Thursday, 14 November 2013

In situ interactions between photosynthetic picoeukaryotes and bacterioplankton in the Atlantic Ocean: evidence for mixotrophy

Mixotrophy is classically the trophic strategy of specialized aplastidic protists in acquatic environments. In this article is presented evidence of mixotrophy carried out by phototrophic picoeukaryotes belonging Prymnesiophyceae, Chrysophyceae and Pelagophyceae groups of microalgae (<5 μm size).
Authors using flow cytometric cell sorting and dual tyramide signal amplification fluorescence in situ hybridization, present the interaction of individual picoeukaryotes cell and bacterioplankton. They show graphically the presence of picocyanobacteria cell inside phototrophic picoeukaryotes. Prochlorococcus and SAR11 clade are two major groups of bacterioplankton studied in this work, and is known that they both can’t establish symbiotic relationship with eukariotes.

Interesting results are that different groups of picoeukaryotes (predators) have likely favorite prey (e.g. Prymnesiophyceae incorporate mainly Prochlorococcus), opening a key role in the microbial food web of these important and abundand groups. Authors also suppose that global distribution of picosized Primnesiophyceae might be explained by their mixotrophic behaviour and the nutritional flexibility potentially gives a significant competitive advantage under different light and nutrient regimes in open ocean waters.

Another interesting result is the ingestion/assimilation ratio of prey biomass by predator that is equal about 50% meaning phototrophic picoeukaryotes might be as hightly efficient in prey assimilation as specialized protistan predators, such as microflagellates and planktonic ciliates. Is also supposed a selective predation on Prochlorococcus cell respect SAR11 clade cells because the last one are significantly more abundant in the environments studied here but are also smaller and hence less nutritious.

During the seminar we examined other two recent scientific articles about interactions between microalgae and cyanobacteria in the upper holigotrophic ocean waters. We talked  about other cases of symbiotic relationship between procariotic simbiont and eucariotic host, highlighting that phytoplankton organisms (one "simple" green cell… (not so simple!)) are not only able to express great metabolic plasticity in response to changing environmental conditions, but also can adapt their trophic strategy based on the most convenient available resources (e.g. light and nutrients or, for exemple, preys like delicious take-away Prochlorococcus cells) and partners for exemple exchanging fixed N and gaining back organic C with different group of eukariotic microalgae.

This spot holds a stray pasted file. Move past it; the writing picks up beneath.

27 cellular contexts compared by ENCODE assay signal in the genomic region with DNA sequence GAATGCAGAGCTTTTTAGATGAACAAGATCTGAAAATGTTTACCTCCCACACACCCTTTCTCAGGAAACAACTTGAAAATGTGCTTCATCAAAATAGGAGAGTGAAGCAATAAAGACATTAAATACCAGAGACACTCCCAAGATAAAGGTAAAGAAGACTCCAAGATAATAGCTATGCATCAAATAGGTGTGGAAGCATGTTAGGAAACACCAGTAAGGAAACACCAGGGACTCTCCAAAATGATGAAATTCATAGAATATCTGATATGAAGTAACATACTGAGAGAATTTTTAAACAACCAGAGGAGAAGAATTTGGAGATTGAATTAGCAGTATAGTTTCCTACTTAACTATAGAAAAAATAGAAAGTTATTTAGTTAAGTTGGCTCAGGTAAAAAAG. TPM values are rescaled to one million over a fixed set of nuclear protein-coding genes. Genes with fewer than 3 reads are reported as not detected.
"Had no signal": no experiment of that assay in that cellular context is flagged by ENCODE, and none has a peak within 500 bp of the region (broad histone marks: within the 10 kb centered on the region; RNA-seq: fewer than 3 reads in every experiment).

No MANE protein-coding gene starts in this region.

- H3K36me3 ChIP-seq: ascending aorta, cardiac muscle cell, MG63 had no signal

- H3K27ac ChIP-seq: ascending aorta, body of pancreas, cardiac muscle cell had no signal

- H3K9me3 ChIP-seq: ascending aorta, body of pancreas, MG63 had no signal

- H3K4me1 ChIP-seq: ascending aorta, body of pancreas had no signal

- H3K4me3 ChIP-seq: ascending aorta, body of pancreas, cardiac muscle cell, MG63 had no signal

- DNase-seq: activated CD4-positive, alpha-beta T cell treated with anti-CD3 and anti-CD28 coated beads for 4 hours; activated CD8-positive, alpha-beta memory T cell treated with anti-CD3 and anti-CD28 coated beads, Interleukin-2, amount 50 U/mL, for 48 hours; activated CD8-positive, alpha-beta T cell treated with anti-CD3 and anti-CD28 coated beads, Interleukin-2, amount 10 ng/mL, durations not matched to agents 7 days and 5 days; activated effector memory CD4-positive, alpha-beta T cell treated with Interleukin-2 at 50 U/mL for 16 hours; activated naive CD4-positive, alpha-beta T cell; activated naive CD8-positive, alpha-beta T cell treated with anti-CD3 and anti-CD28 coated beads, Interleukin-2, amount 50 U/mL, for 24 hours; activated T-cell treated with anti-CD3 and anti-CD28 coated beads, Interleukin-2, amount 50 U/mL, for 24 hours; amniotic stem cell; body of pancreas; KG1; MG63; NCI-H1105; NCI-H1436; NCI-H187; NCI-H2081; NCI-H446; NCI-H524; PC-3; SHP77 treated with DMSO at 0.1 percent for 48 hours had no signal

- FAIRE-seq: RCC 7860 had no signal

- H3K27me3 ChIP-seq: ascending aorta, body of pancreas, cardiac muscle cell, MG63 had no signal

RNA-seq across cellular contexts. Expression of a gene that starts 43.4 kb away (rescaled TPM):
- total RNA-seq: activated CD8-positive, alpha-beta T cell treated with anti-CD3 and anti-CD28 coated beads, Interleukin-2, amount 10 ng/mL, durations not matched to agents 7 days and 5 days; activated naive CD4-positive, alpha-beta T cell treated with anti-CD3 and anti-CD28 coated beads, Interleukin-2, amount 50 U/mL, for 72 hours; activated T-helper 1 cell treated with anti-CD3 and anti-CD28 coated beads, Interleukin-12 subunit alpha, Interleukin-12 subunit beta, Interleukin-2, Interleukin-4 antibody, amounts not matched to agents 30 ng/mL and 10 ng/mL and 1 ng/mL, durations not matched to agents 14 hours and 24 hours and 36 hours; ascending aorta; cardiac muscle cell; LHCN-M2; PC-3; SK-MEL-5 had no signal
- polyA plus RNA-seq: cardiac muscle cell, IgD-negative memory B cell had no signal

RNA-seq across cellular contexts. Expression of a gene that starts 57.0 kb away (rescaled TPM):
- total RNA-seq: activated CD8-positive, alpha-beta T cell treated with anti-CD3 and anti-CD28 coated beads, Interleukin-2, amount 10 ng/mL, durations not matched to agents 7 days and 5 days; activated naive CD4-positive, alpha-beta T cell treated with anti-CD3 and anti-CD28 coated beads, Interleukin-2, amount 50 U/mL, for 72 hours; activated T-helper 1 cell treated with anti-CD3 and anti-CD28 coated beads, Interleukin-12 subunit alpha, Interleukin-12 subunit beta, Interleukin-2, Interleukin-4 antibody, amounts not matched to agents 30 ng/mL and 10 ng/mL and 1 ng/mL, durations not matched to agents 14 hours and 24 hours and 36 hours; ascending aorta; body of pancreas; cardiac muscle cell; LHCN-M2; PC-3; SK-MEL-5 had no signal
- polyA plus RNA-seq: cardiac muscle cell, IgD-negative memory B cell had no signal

Hartmann, M., Zubkov, M. V., Scanlan, D. J., & Lepère, C. (2013). In situ interactions between photosynthetic picoeukaryotes and bacterioplankton in the Atlantic Ocean: evidence for mixotrophy. Environmental Microbiology Reports. Online Early.


  1. Hi, Roberto,
    Assuming that the picoeukaryotes identify potential prey through cell surface receptors, is there a proposed mechanism for selection, i.e. do they reject less preferential prey that they contact or is there a method for locating the preferred food species? Perhaps cell surface receptors aren't solely responsible for identification?

    1. Hi George, thanks for comment and sorry if I reply only now.

      In this work the authors based their selectivity thesis on statistical data, so they just count significant difference in microbial cell numbers inside predator cell. For these specific groups studied in this paper there isn’t a specific model but however about prey-predator interactions in planktonic organisms there are a lot of information and models proposed for each steps of the whole predatory process (chemical-mediated prey identification, adhesion, phagocytosis or other intake mechanism, digestion vesicle making, and final digestion). More detailed studies to molecular level have been done on non-planktonic species like soil protists that graze on bacteria. About cell-cell interactions and relative cascade effects, just to give you an example, in some species of phagocytic protists is known that integrins (heterodimeric adhesion receptors) and lectins (high-specific carbohydrate-binding proteins that agglutinate cells) are key molecules of adhesion and recognition process.
      Obviously selection can happen earlier than adhesion stage especially for free living planktonic organisms. In this case, chemoattractants and chemorepellents are the most important activator of specific signal transduction pathways.
      In response, prey possess a multitude of chemical-based anti-predator strategies that can also explain rejection events. Example of this are numerous toxins produced and excreted as grazing response. Another important bacterial features in anti-predator strategies seems to be the presence of S-layer as defensive and camouflage tool.

      If you want know more about, I recommend you these interesting reviews that I find on the web:
      • HORIZONS:
      Emily C. Roberts, Catherine Legrand, Michael Steinke, and Emma C. Wootton - Mechanisms underlying chemical interactions between predatory planktonic protists and their prey - J. Plankton Res. (2011) 33 (6): 833-841 first published online February 19, 2011 doi:10.1093/plankt/fbr005